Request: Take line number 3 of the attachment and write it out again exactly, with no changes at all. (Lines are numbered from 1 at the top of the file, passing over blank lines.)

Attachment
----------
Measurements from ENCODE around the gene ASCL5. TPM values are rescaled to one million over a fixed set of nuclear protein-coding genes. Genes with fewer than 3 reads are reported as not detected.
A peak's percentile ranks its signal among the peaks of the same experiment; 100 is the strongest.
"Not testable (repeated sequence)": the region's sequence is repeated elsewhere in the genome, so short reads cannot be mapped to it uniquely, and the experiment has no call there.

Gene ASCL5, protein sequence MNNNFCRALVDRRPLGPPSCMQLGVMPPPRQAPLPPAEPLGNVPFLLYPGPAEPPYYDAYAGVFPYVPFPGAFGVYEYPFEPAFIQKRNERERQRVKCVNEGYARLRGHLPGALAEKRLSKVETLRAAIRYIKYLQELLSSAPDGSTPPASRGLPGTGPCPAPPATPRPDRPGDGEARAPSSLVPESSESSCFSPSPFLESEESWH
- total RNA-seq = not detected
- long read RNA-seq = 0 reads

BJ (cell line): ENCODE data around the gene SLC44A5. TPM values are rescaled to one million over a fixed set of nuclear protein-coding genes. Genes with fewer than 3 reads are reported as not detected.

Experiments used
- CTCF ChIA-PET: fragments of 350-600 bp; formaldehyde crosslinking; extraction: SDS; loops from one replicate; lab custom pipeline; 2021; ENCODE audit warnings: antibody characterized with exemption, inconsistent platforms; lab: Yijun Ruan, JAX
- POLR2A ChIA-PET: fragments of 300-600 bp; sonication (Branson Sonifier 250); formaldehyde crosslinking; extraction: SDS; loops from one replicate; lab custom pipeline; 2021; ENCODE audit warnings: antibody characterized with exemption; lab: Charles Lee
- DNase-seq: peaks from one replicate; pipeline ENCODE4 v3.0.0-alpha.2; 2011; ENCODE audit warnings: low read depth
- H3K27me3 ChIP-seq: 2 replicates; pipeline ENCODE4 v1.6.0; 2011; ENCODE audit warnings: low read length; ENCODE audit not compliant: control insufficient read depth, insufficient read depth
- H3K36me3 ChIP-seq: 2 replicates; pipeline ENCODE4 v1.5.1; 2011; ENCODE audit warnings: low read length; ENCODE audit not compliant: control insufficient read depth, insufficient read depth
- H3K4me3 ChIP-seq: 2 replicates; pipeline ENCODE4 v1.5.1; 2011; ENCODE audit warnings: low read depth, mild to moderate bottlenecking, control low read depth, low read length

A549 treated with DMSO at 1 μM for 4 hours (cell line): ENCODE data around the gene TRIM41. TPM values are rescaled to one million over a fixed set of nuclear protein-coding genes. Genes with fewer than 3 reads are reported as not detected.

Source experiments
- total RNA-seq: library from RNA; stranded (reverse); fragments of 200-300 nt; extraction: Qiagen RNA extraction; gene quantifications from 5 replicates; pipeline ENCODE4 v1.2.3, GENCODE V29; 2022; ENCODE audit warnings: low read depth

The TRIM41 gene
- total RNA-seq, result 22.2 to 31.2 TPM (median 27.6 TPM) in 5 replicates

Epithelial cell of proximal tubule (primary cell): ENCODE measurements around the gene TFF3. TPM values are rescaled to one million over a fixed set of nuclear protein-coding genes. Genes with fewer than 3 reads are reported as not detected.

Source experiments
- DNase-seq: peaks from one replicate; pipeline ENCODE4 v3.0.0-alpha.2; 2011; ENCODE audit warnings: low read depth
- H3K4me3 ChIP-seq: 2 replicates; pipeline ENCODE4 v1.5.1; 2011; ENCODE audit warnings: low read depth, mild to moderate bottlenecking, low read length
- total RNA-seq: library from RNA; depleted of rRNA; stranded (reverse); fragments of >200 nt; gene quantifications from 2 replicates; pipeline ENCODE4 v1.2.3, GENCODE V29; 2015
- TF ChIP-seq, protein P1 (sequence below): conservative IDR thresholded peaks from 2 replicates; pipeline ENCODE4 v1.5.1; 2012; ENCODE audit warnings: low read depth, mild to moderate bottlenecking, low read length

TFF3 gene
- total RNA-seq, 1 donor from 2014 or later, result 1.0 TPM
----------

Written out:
"Not testable (repeated sequence)": the region's sequence is repeated elsewhere in the genome, so short reads cannot be mapped to it uniquely, and the experiment has no call there.